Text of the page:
MSF is announcing these results at the 52nd Union World Conference on Lung Health, and intends to publish them in full in a peer-reviewed journal later this year. MSF is also sharing the data with the World Health Organisation (WHO) ahead of the WHO DR-TB treatment guideline review with the hope of influencing national DR-TB guidelines and ultimately clinical practice.
TB-PRACTECAL is the first-ever multi-country, randomised, controlled clinical trial to report on the efficacy and safety of a six-month, all-oral regimen for RR-TB. It tested a six-month regimen of bedaquiline, pretomanid, linezolid and moxifloxacin (BPaLM), against the locally accepted standard of care. The trial enrolled 552 patients overall, of which 301 were included in the analysis at this stage. The trial took place in seven sites across Belarus, South Africa and Uzbekistan.
The phase II/III clinical trial found that the new shorter treatment regimen was very effective against RR-TB. 89 per cent of patients in the BPaLM group were cured, compared to 52 per cent in the standard of care group. Tragically four patients died from TB or treatment side effects in the control group, while there were no deaths among patients on the new regimen. Additionally, trial results showed that the new drugs lead to a significantly lower rate of major side effects, with 80 per cent of patients avoiding any major side effects compared to 40 per cent in the control group.
“When we embarked on this journey nine years ago, patients with DR-TB around the world were facing lengthy, ineffective and gruelling treatment that disrupted their lives,” says Bern-Thomas Nyang’wa, MSF Medical Director and Chief Investigator of the trial. “Patients were telling us how hard it was to adhere to treatment, but little progress was being made to find kinder treatments because diseases most prevalent in low- and middle-income countries don’t attract investment. So we were compelled to pursue new treatment options ourselves. These results will give patients, their families and healthcare workers worldwide, hope for the future of DR-TB treatment.”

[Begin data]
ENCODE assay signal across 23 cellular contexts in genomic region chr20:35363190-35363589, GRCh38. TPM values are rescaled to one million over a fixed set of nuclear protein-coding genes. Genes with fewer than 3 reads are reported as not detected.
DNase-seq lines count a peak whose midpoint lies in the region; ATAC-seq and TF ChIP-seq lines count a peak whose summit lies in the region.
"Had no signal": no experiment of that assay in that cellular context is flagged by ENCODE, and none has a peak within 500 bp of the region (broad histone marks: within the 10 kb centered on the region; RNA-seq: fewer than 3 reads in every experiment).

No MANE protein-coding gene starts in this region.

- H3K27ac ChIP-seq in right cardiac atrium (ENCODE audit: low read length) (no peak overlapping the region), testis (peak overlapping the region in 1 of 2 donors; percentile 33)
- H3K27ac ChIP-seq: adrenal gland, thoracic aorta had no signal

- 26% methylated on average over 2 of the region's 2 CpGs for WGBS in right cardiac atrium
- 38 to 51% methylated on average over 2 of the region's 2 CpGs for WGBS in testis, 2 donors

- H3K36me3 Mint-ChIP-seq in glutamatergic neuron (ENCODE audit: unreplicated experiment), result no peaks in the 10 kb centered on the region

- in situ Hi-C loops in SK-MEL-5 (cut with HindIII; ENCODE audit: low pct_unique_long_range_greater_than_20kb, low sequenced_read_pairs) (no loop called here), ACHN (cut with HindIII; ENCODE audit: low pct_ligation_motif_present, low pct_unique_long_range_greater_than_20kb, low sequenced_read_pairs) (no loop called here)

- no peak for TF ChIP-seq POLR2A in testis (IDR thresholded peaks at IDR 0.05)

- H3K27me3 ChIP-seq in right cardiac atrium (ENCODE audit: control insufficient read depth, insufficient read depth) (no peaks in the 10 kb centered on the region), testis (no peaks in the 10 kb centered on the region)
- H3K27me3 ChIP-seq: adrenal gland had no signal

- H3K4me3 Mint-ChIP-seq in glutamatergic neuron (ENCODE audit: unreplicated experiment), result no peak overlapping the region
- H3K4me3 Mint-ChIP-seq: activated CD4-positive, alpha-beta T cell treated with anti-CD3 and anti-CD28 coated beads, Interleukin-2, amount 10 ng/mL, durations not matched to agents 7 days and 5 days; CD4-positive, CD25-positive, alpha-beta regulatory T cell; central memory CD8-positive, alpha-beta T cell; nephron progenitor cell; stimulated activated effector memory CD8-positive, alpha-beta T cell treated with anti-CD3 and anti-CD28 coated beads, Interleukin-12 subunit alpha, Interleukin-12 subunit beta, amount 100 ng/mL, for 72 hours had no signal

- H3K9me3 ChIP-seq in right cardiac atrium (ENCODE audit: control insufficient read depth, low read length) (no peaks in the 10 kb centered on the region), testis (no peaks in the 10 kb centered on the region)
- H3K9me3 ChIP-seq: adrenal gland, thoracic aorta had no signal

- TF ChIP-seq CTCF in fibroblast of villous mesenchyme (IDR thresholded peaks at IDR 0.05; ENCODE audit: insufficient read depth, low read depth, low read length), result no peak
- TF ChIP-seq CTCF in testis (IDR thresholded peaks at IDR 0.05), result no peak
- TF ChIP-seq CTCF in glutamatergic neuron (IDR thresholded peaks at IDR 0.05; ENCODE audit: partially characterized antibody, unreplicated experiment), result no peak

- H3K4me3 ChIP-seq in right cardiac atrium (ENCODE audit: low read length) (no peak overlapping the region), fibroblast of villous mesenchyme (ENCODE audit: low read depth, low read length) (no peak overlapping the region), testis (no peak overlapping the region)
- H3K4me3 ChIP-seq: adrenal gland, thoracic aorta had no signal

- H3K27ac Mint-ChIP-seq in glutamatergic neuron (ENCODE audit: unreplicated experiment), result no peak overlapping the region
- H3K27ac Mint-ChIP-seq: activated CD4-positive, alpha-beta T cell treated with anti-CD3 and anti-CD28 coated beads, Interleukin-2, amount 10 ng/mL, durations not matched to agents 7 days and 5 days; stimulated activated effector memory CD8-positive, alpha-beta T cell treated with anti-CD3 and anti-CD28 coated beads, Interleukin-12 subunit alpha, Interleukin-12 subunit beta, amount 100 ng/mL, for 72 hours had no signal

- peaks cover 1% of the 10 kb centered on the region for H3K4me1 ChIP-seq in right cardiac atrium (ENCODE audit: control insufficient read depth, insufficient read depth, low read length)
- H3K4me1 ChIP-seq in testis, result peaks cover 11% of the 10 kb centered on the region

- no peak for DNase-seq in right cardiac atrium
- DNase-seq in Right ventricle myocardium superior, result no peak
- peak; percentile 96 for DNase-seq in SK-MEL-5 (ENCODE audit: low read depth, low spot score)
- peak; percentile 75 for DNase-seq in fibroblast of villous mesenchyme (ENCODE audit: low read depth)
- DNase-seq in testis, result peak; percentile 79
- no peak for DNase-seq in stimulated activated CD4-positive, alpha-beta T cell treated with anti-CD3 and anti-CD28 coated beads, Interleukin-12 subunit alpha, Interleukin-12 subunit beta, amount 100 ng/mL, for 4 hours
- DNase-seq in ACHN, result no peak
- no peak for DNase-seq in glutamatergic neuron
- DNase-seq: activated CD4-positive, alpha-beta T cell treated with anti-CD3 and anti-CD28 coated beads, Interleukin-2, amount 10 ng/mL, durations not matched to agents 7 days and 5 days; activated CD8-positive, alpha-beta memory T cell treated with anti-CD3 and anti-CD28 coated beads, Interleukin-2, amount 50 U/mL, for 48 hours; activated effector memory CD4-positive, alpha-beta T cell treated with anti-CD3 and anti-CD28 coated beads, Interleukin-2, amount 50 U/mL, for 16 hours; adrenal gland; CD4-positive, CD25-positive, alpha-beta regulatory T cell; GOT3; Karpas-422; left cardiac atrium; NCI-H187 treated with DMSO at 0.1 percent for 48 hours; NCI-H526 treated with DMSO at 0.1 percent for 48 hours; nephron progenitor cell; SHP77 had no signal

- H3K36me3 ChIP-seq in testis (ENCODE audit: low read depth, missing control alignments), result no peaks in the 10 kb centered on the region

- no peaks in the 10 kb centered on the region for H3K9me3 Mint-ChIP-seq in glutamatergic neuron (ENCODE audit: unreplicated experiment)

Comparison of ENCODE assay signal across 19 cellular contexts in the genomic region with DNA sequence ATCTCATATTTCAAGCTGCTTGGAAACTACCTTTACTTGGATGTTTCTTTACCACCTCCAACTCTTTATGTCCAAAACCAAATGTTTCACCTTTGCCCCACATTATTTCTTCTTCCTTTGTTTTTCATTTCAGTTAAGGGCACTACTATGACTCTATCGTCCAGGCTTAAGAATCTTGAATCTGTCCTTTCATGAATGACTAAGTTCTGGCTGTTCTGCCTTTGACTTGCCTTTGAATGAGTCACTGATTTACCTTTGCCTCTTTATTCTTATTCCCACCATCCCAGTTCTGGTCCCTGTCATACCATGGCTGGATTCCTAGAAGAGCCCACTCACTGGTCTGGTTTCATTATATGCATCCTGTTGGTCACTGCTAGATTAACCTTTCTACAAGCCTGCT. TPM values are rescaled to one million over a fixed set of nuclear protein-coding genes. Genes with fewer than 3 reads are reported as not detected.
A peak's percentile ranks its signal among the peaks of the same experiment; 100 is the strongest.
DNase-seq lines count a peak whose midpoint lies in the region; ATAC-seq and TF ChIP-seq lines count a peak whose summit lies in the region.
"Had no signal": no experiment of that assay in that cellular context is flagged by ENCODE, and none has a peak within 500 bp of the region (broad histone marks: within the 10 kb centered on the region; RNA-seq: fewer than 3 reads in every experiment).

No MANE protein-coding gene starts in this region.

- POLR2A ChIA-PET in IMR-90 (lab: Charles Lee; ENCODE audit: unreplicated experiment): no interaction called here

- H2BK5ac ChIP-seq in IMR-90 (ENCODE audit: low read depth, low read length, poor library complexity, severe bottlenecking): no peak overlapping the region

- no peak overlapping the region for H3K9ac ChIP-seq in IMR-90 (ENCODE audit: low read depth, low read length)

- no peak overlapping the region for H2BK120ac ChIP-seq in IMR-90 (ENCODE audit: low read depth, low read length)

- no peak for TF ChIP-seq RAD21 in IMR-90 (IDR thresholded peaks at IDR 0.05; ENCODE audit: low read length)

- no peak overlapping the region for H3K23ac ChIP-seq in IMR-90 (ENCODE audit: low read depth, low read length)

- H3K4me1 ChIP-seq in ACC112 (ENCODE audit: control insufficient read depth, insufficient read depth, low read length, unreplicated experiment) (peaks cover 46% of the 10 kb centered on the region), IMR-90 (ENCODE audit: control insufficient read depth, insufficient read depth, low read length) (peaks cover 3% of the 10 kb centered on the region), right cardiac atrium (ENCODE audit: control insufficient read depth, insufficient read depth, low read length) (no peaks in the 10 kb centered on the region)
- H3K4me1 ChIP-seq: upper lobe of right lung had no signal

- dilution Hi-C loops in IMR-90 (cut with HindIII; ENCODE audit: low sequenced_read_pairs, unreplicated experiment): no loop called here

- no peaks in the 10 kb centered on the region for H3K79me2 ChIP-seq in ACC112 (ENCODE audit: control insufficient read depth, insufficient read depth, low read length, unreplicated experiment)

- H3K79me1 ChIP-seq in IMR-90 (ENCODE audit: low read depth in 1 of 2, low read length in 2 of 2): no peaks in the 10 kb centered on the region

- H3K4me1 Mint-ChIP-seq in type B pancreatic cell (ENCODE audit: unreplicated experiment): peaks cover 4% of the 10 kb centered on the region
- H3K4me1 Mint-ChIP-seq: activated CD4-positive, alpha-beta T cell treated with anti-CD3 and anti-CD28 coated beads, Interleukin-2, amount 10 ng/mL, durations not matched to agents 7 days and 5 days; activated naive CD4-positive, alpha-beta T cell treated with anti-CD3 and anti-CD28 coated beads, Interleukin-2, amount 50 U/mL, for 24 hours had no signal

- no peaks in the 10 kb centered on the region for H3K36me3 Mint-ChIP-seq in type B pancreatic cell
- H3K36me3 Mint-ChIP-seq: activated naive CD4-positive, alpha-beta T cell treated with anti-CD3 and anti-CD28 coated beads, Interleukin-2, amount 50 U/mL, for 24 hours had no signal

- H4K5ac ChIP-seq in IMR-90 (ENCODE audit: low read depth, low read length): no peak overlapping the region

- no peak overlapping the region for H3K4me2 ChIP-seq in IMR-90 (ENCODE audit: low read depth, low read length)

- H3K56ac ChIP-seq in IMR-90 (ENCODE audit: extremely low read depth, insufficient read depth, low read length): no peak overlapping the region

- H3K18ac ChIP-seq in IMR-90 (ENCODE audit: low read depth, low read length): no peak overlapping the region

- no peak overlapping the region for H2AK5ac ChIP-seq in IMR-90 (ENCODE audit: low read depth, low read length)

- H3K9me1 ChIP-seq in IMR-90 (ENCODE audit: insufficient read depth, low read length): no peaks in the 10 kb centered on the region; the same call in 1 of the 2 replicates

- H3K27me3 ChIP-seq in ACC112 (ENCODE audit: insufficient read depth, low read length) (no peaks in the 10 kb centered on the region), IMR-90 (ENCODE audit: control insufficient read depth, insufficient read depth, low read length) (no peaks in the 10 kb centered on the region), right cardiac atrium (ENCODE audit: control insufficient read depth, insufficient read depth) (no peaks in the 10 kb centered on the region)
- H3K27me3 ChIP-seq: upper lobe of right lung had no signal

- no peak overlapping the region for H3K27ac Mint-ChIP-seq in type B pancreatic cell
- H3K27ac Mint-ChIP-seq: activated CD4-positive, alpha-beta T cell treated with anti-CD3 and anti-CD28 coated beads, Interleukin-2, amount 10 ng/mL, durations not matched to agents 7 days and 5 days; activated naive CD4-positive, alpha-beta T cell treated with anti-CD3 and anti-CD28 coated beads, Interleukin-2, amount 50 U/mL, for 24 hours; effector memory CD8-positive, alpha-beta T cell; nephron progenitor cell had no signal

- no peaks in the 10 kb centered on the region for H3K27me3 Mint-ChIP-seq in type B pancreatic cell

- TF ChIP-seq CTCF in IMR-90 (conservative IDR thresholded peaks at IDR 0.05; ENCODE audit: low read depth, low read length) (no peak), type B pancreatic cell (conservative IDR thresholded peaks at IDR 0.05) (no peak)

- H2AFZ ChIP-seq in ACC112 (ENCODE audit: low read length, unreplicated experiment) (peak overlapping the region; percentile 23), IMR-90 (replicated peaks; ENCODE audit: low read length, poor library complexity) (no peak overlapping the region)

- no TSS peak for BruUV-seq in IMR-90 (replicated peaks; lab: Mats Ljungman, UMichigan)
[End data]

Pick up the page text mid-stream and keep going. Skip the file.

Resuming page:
Nosipho Ngubane, Principal Investigator at King DinuZulu Hospital, South Africa, one of the seven TB-PRACTECAL trial sites says, “it has been an honour to serve our communities through this research. “For participants, it has been easier to comply with the treatment and complete this shorter regimen which uses fewer tablets.”
MSF hopes these results will serve as a major contribution to the growing body of evidence for global treatment recommendations to be updated to include a short, effective, and safe treatment regimen. Ultimately, MSF believes these results prove that a change in clinical practice is now due.
“[The shorter treatment] would mean a lot as I think when you are on treatment, some parts of your life feel like they are put on hold,” says Awande Ndlovu who was enrolled in the trial at the THINK Hillcrest Clinical Trial Unit in South Africa. “Before [the trial] gave me hope, I couldn’t even see the slightest glimpse of recovering from MDR-TB.”
MSF and its TB-PRACTECAL partners continue to provide care and check-ups for patients who are finishing their treatment in the trial, with the last patient follow-up scheduled for summer 2022.
MSF plans to work closely with National TB Programmes, Ministries of Health and other key stakeholders to ensure that this treatment is available as soon as possible to patients.
“MSF is committed to providing TB care and advocating for effective and affordable treatments. Last year, our teams helped 13,800 people start on TB treatment, including 2,100 with drug-resistant TB. As one of the largest non-governmental providers of TB treatment worldwide, we are excited about what these results will mean for those with MDR-TB,” says Dr Christos Christou, MSF International President.
“We’d like to extend our huge thanks to the staff and patients who have been so committed to this trial. Thanks to every one of them, we have new evidence for drastically shorter, effective, safer, and kinder treatments that the TB community have long waited for.”